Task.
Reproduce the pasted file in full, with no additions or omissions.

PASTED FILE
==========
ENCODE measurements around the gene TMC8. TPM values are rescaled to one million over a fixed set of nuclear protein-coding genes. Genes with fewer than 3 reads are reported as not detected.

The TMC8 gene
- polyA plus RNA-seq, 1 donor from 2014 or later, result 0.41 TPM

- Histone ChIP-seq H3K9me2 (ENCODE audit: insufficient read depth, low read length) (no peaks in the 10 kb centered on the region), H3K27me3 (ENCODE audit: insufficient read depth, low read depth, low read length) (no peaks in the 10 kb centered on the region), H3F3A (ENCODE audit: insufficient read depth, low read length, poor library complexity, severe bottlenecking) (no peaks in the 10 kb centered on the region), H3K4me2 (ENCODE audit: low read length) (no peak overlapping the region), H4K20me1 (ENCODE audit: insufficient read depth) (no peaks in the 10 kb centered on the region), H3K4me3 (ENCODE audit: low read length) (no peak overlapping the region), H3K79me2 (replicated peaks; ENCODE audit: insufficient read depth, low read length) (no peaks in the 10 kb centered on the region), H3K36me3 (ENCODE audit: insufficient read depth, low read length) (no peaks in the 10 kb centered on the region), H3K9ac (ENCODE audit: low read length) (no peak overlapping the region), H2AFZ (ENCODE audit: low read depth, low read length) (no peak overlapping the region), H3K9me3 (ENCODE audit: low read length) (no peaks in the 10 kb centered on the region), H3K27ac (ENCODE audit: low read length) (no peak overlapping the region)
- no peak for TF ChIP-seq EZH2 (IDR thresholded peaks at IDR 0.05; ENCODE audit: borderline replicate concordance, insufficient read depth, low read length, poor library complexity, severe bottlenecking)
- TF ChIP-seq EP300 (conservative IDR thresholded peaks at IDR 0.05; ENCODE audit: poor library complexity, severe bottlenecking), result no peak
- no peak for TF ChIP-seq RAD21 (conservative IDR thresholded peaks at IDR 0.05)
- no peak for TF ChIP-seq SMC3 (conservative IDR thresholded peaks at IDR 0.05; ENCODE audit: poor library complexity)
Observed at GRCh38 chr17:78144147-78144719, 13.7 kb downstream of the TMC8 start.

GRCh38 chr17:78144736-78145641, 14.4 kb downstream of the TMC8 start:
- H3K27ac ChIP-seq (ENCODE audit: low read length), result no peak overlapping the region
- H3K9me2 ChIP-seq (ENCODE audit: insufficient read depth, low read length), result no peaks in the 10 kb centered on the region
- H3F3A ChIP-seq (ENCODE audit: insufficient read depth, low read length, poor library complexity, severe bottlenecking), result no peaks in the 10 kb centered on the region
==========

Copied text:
ENCODE measurements around the gene TMC8. TPM values are rescaled to one million over a fixed set of nuclear protein-coding genes. Genes with fewer than 3 reads are reported as not detected.

The TMC8 gene
- polyA plus RNA-seq, 1 donor from 2014 or later, result 0.41 TPM

- Histone ChIP-seq H3K9me2 (ENCODE audit: insufficient read depth, low read length) (no peaks in the 10 kb centered on the region), H3K27me3 (ENCODE audit: insufficient read depth, low read depth, low read length) (no peaks in the 10 kb centered on the region), H3F3A (ENCODE audit: insufficient read depth, low read length, poor library complexity, severe bottlenecking) (no peaks in the 10 kb centered on the region), H3K4me2 (ENCODE audit: low read length) (no peak overlapping the region), H4K20me1 (ENCODE audit: insufficient read depth) (no peaks in the 10 kb centered on the region), H3K4me3 (ENCODE audit: low read length) (no peak overlapping the region), H3K79me2 (replicated peaks; ENCODE audit: insufficient read depth, low read length) (no peaks in the 10 kb centered on the region), H3K36me3 (ENCODE audit: insufficient read depth, low read length) (no peaks in the 10 kb centered on the region), H3K9ac (ENCODE audit: low read length) (no peak overlapping the region), H2AFZ (ENCODE audit: low read depth, low read length) (no peak overlapping the region), H3K9me3 (ENCODE audit: low read length) (no peaks in the 10 kb centered on the region), H3K27ac (ENCODE audit: low read length) (no peak overlapping the region)
- no peak for TF ChIP-seq EZH2 (IDR thresholded peaks at IDR 0.05; ENCODE audit: borderline replicate concordance, insufficient read depth, low read length, poor library complexity, severe bottlenecking)
- TF ChIP-seq EP300 (conservative IDR thresholded peaks at IDR 0.05; ENCODE audit: poor library complexity, severe bottlenecking), result no peak
- no peak for TF ChIP-seq RAD21 (conservative IDR thresholded peaks at IDR 0.05)
- no peak for TF ChIP-seq SMC3 (conservative IDR thresholded peaks at IDR 0.05; ENCODE audit: poor library complexity)
Observed at GRCh38 chr17:78144147-78144719, 13.7 kb downstream of the TMC8 start.

GRCh38 chr17:78144736-78145641, 14.4 kb downstream of the TMC8 start:
- H3K27ac ChIP-seq (ENCODE audit: low read length), result no peak overlapping the region
- H3K9me2 ChIP-seq (ENCODE audit: insufficient read depth, low read length), result no peaks in the 10 kb centered on the region
- H3F3A ChIP-seq (ENCODE audit: insufficient read depth, low read length, poor library complexity, severe bottlenecking), result no peaks in the 10 kb centered on the region